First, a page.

stand your ground laws
I include the former in the title because, as the token “rightie” on MSNBC, it didn’t particularly surprise me to see him fold like a cheap paper box to the culture there and utter these moronic thoughts about the Zimmerman/Martin case:
Because there is no defense for shooting down a young black man in a middle class neighborhood with Skittles. Armed with Skittles.
The man works for a news organization, for heaven sake (or one that claims to be a news organization). There is no excuse for he or any other MSNBC employee to be this incredibly ignorant about what happened to the point that they think they’re credibly describing reality. Here’s a clue, Joe … Martin didn’t attack Zimmerman with Skittles. He attacked him with his fists. Oh, and key point – Martin initiated the violence. Got it?
And people are now claiming two other things that have no basis in reality. One, that “stand your ground laws” are new and should be repealed and two, it was the stand your ground law that got Martin killed.
Dealing with the last first, no, what got Martin killed was choosing (notice the word) to attack George Zimmerman by hitting him in the nose and breaking it and then jumping on top of the man and bashing his head into a sidewalk. Grow up people … Martin was the aggressor and it had nothing to do with “Skittles”. Pretending otherwise is just willful ignorance.
But to the “stand your ground laws”. Andrew Branca over at Legal Insurrection does a little research about the law and provides us with this:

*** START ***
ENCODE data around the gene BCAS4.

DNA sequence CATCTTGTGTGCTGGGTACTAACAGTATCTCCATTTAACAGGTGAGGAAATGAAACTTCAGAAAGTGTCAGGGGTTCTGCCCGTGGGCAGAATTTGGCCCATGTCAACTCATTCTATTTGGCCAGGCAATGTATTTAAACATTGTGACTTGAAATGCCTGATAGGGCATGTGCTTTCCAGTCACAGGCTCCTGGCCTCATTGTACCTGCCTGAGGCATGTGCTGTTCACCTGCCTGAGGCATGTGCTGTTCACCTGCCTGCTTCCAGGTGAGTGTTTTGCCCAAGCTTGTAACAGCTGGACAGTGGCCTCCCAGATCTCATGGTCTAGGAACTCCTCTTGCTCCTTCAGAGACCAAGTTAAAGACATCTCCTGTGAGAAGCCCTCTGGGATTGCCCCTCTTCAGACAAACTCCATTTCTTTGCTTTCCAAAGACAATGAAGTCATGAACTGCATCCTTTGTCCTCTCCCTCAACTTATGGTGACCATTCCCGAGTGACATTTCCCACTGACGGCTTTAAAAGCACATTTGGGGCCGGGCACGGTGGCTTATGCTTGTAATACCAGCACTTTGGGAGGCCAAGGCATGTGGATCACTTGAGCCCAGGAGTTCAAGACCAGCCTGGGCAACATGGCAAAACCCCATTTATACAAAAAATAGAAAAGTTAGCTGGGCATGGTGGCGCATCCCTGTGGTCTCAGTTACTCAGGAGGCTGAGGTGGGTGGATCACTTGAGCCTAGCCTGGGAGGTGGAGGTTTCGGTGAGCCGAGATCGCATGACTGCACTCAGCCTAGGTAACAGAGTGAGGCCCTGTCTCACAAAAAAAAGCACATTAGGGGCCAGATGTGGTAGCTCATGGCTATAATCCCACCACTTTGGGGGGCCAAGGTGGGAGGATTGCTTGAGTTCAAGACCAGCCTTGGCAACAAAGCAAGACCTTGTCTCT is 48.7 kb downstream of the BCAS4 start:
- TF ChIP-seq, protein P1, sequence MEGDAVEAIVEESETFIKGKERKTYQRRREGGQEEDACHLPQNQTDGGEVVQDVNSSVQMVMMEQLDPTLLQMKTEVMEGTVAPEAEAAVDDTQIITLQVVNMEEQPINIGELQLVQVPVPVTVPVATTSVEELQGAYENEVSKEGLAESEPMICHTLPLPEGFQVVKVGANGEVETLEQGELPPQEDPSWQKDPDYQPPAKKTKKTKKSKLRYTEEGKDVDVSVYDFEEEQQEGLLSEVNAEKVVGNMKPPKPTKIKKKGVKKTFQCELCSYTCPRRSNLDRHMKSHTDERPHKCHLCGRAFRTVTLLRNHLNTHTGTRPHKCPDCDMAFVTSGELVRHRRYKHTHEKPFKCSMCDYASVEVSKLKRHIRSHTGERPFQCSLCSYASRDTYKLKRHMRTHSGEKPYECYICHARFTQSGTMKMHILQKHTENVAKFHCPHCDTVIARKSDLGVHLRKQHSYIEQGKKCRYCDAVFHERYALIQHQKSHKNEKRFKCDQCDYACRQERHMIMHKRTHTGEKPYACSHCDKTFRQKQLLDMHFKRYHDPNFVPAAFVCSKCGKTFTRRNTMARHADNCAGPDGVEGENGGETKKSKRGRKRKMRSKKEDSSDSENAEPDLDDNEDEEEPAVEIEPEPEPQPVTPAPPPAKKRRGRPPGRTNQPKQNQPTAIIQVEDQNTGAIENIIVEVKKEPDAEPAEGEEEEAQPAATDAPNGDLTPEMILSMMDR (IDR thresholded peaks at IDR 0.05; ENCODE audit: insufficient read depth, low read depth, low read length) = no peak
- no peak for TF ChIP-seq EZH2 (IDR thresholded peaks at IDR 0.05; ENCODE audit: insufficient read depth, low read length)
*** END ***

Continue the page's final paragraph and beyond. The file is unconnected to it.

The tendency of the American mind seems to be very strongly against the enforcement of any rule which requires a person to flee when assailed, to avoid chastisement or even to save a human life . . . [Therefore,] [t]he weight of modern authority . . establishes the doctrine that when a person, being without fault and in a place where he has a right to be, is violently assaulted, he may, without retreating, repel force by force, and if, in reasonable exercise of his right of self-defence, his assailant is killed, he is justifiable.
That’s from an Indiana case ( Runyon v. State, 57 Ind. 80) in 1877 where the court found that no one is required to “retreat” when faced with what they surmise is a deadly assault.
In fact, the late comer to the game are these so-called “duty to retreat” laws. Branca notes:
Stand-Your-Ground has been around a very long time. Indeed, it has always been the majority doctrine in the United States, with only a minority of states adopting a generalized duty to retreat before using deadly force in self-defense. Even today, only 17 states apply such a duty.
And, as with most stupid laws, common sense tells you the law provides perverse incentive to criminals:
A criminal who knows he can seize physical control of his immediate surroundings with no fear of death or grave bodily harm being visited upon him is emboldened to do exactly that. You get more violent aggression from the criminal element of society, not less, when you force law-abiding citizens to cede control to violent criminals. It’s Heinleins’, “An armed society is a polite society,” turned topsy-turvy.
Check out hot burglary statistics in the UK since guns have been banned. They make the case.
Everyone has a right to self-defense up to and including using the force they feel is necessary to preserve their life. No one has a “duty to retreat”. Because doing so only encourages criminals to up the ante. The fact that supposedly bright people are unable to understand that and insist victims further endanger themselves and their lives instead of defending themselves speaks to a cluelessness about human nature that is really difficult to comprehend.
But we all know they’re out there — and they look a lot like Joe Scarborough.